When a man feels that he has been slighted by a woman, he’ll turn to his male friends for support, and often express remorse for having prioritized his paramour over the camaraderie of his “bros.”
In any breakup or conflict, there is a desire for both parties to believe themselves to be in the right, and to be surrounded by others who are willing to help them believe in their own lack of responsibility. One of the principle ways in which individuals will avoid blame is that of vilifying the person with whom they have had a conflict. When there are very few legitimate complaints to be made about the object of one’s heartbreak, as is often the case when the principle responsibility of the conflict lies in the individual seeking most to avoid blame, the individual is likely to resort to ridiculous overgeneralization and categorically unsound platitudes (“bitches be crazy”). Because they’ve surrounded themselves with friends who will, for the time being, support their friend by confirming their status as a victim, the jilted lover will align their pain along self-indulgent, sexist lines, by drawing the conclusion that women are antagonistic towards the feelings and needs of men, and that the only dependable source of support is that of other males. Like I said, it’s a coping mechanism. While it extends beyond the heterosexual circumstances described above, the overwhelming consensus in our culture would suggest that this way of dealing with guilt is generally most prevalent in this context.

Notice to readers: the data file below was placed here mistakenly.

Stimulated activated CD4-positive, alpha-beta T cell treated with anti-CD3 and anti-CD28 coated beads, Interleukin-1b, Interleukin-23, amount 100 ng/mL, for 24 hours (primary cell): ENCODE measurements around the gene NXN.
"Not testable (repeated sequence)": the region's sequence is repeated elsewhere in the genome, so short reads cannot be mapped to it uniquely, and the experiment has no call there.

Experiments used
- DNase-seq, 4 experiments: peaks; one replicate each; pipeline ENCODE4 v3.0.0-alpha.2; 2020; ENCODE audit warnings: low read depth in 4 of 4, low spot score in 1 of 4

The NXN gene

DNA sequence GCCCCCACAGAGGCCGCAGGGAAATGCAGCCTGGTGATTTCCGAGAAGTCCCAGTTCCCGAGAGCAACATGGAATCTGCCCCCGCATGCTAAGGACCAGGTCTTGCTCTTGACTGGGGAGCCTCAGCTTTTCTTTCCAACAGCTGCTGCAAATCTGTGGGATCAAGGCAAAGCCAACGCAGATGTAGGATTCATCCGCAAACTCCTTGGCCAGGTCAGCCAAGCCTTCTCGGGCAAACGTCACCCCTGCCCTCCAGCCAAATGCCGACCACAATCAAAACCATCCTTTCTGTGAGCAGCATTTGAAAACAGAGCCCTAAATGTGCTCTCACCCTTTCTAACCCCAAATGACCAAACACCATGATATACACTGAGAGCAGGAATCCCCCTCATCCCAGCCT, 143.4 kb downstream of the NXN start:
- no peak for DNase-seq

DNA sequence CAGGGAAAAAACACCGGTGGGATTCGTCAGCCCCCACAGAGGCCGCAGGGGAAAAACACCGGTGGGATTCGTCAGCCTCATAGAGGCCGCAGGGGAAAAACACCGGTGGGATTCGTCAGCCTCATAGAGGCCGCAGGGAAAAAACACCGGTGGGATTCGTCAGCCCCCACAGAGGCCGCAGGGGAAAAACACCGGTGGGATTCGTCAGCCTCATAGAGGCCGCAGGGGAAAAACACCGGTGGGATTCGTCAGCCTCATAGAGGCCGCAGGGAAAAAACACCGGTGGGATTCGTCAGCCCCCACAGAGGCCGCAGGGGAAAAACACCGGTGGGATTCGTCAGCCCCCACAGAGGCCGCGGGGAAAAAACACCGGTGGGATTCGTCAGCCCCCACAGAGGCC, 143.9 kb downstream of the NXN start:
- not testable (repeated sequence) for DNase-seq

Ok, so here’s like an example, right?
Bro: “Hey Mark, I’m sorry Kathy dumped you.”
Mark: “Yeah man, I can’t believe that bitch.”
Bro (thinking about what Mark wants to hear): “Yeah, Mark…that bitch.”
Mark: “All I did was cheat on her and lie to her and take her for granted, and then she got all hysterical about it. I think she might have been PMSing. Whatever. Who needs bitches when you’ve got buds, right?”
Bro (texting Kathy, “I heard you’re single ;)): “Yeah, Mark. Kathy’s…Kathy’s the worst.”
Mark: “I’m so lucky I got a friend like you to help me out when bitches be trippin’. Bros before hoes.”
Bro: “Yeah, man…Bros before hoes.”
I’ve never thought about this saying as folklore before, but it totally fits. I’m sure there must be other sayings in the world that express the same basic sentiment. I think it’s interesting to talk about it that way, in an academic discourse, because it’s really casual and whatnot if you know what I mean.